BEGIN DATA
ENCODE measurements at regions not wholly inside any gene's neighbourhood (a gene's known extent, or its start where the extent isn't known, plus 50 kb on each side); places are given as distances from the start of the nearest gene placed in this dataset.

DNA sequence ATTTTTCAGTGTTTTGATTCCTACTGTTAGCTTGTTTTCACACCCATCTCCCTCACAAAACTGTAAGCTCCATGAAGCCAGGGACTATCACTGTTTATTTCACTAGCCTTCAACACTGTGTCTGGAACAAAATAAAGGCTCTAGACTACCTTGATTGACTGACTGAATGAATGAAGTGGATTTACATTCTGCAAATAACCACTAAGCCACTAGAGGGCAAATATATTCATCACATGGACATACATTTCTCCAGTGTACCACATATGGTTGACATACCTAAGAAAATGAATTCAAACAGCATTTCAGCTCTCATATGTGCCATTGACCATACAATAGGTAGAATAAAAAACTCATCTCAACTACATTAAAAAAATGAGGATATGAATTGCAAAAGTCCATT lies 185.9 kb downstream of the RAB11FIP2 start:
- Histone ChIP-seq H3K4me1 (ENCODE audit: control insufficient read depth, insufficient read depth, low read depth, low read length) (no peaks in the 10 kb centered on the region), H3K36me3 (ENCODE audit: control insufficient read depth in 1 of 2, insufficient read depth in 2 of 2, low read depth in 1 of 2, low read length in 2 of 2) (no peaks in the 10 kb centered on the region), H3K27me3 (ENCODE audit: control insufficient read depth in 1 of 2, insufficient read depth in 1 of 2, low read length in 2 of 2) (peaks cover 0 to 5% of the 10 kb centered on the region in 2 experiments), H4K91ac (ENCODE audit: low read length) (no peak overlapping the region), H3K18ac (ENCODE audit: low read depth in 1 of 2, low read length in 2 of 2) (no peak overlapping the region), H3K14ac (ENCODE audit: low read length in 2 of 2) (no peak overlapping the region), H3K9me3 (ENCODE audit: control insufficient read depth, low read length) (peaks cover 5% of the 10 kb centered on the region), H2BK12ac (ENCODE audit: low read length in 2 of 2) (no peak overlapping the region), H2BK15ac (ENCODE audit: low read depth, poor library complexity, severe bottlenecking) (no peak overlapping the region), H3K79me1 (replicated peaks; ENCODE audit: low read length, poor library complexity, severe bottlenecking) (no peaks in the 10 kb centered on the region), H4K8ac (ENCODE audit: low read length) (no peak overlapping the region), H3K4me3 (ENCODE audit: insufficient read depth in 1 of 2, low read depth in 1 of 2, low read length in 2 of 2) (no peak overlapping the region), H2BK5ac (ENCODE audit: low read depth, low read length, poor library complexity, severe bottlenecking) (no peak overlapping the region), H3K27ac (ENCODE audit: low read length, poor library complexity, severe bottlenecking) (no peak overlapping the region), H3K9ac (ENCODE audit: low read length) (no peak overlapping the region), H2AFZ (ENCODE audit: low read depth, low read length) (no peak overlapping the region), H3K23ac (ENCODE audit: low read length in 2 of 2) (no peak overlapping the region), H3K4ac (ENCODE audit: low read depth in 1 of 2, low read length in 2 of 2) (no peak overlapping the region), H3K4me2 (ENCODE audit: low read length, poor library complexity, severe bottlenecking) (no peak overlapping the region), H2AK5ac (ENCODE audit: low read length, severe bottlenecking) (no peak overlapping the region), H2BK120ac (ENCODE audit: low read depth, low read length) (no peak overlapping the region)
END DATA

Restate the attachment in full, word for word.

ENCODE measurements at regions not wholly inside any gene's neighbourhood (a gene's known extent, or its start where the extent isn't known, plus 50 kb on each side); places are given as distances from the start of the nearest gene placed in this dataset.

DNA sequence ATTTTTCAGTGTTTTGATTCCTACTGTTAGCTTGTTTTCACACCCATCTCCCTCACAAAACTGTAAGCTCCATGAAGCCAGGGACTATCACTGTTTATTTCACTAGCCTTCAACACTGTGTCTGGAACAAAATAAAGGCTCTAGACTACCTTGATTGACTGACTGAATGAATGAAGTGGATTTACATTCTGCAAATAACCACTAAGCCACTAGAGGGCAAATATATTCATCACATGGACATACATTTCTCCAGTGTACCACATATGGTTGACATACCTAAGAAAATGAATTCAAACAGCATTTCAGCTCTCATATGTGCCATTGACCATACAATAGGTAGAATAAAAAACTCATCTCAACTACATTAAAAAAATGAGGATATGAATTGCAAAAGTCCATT lies 185.9 kb downstream of the RAB11FIP2 start:
- Histone ChIP-seq H3K4me1 (ENCODE audit: control insufficient read depth, insufficient read depth, low read depth, low read length) (no peaks in the 10 kb centered on the region), H3K36me3 (ENCODE audit: control insufficient read depth in 1 of 2, insufficient read depth in 2 of 2, low read depth in 1 of 2, low read length in 2 of 2) (no peaks in the 10 kb centered on the region), H3K27me3 (ENCODE audit: control insufficient read depth in 1 of 2, insufficient read depth in 1 of 2, low read length in 2 of 2) (peaks cover 0 to 5% of the 10 kb centered on the region in 2 experiments), H4K91ac (ENCODE audit: low read length) (no peak overlapping the region), H3K18ac (ENCODE audit: low read depth in 1 of 2, low read length in 2 of 2) (no peak overlapping the region), H3K14ac (ENCODE audit: low read length in 2 of 2) (no peak overlapping the region), H3K9me3 (ENCODE audit: control insufficient read depth, low read length) (peaks cover 5% of the 10 kb centered on the region), H2BK12ac (ENCODE audit: low read length in 2 of 2) (no peak overlapping the region), H2BK15ac (ENCODE audit: low read depth, poor library complexity, severe bottlenecking) (no peak overlapping the region), H3K79me1 (replicated peaks; ENCODE audit: low read length, poor library complexity, severe bottlenecking) (no peaks in the 10 kb centered on the region), H4K8ac (ENCODE audit: low read length) (no peak overlapping the region), H3K4me3 (ENCODE audit: insufficient read depth in 1 of 2, low read depth in 1 of 2, low read length in 2 of 2) (no peak overlapping the region), H2BK5ac (ENCODE audit: low read depth, low read length, poor library complexity, severe bottlenecking) (no peak overlapping the region), H3K27ac (ENCODE audit: low read length, poor library complexity, severe bottlenecking) (no peak overlapping the region), H3K9ac (ENCODE audit: low read length) (no peak overlapping the region), H2AFZ (ENCODE audit: low read depth, low read length) (no peak overlapping the region), H3K23ac (ENCODE audit: low read length in 2 of 2) (no peak overlapping the region), H3K4ac (ENCODE audit: low read depth in 1 of 2, low read length in 2 of 2) (no peak overlapping the region), H3K4me2 (ENCODE audit: low read length, poor library complexity, severe bottlenecking) (no peak overlapping the region), H2AK5ac (ENCODE audit: low read length, severe bottlenecking) (no peak overlapping the region), H2BK120ac (ENCODE audit: low read depth, low read length) (no peak overlapping the region)